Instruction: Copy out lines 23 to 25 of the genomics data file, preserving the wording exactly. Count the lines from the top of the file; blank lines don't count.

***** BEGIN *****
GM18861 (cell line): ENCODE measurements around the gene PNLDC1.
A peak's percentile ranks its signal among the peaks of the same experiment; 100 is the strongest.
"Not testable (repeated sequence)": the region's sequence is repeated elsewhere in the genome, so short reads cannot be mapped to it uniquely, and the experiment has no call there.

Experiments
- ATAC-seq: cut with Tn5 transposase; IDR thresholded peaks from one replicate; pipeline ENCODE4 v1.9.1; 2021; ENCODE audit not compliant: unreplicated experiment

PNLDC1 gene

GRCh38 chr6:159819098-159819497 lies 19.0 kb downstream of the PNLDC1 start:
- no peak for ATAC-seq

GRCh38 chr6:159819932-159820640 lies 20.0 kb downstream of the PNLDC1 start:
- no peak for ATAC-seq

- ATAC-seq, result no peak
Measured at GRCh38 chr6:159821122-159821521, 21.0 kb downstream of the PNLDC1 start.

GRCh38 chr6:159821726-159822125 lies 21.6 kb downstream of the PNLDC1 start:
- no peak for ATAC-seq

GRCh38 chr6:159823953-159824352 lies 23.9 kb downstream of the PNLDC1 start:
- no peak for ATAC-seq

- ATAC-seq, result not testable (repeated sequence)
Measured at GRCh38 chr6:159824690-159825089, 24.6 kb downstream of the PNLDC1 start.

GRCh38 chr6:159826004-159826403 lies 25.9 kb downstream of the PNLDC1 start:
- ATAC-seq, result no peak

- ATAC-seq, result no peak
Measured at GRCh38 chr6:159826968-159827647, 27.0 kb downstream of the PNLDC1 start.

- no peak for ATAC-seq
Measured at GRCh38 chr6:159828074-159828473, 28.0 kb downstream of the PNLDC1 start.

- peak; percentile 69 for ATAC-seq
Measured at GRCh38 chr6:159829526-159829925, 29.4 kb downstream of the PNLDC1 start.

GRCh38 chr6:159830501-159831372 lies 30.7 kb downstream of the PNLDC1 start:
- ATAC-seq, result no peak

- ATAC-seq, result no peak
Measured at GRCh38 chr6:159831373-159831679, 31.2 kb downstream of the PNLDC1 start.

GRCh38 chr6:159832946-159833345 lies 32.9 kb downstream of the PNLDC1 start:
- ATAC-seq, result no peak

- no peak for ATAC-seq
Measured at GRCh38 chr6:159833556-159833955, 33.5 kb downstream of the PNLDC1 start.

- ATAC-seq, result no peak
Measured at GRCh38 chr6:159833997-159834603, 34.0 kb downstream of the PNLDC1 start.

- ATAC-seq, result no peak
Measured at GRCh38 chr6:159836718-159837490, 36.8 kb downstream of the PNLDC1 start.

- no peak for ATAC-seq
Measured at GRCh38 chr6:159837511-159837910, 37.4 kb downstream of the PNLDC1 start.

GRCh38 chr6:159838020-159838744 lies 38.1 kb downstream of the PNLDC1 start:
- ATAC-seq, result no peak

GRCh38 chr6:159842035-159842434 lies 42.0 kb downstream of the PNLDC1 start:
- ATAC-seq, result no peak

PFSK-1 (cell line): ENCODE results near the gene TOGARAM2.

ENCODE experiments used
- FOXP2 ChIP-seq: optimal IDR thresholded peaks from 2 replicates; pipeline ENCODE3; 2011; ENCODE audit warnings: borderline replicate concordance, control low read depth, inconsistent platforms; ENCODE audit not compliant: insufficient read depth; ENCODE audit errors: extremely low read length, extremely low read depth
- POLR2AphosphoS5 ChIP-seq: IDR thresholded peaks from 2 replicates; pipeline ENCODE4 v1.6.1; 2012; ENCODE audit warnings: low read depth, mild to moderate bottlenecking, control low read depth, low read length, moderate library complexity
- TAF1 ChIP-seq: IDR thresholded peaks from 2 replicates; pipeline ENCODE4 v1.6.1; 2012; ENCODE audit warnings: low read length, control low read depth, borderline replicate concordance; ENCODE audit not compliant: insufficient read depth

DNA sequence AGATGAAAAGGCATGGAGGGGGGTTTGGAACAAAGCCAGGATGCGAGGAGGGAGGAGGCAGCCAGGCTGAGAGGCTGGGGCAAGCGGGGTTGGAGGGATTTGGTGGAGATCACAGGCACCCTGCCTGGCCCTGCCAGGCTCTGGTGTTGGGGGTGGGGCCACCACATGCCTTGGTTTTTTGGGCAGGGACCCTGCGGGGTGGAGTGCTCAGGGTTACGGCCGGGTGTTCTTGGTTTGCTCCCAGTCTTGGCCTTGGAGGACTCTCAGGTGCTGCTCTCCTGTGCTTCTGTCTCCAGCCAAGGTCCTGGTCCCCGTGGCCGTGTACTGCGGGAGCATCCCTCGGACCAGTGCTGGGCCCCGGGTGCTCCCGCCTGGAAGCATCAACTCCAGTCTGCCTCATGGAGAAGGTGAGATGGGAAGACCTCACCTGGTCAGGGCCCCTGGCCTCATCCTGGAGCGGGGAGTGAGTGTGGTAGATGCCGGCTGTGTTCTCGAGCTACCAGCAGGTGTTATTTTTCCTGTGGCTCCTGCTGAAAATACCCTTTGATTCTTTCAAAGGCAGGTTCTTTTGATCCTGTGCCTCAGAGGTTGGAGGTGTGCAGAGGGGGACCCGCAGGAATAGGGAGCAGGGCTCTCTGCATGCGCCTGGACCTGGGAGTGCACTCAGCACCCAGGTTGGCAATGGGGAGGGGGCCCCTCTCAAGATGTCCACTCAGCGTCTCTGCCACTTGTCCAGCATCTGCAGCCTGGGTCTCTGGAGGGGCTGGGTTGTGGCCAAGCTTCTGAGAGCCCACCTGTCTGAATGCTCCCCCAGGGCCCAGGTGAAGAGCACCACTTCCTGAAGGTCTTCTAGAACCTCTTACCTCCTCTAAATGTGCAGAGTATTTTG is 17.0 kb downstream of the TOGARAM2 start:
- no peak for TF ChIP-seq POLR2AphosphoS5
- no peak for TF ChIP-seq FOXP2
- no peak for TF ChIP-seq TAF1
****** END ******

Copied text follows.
- no peak for ATAC-seq
Measured at GRCh38 chr6:159828074-159828473, 28.0 kb downstream of the PNLDC1 start.

- peak; percentile 69 for ATAC-seq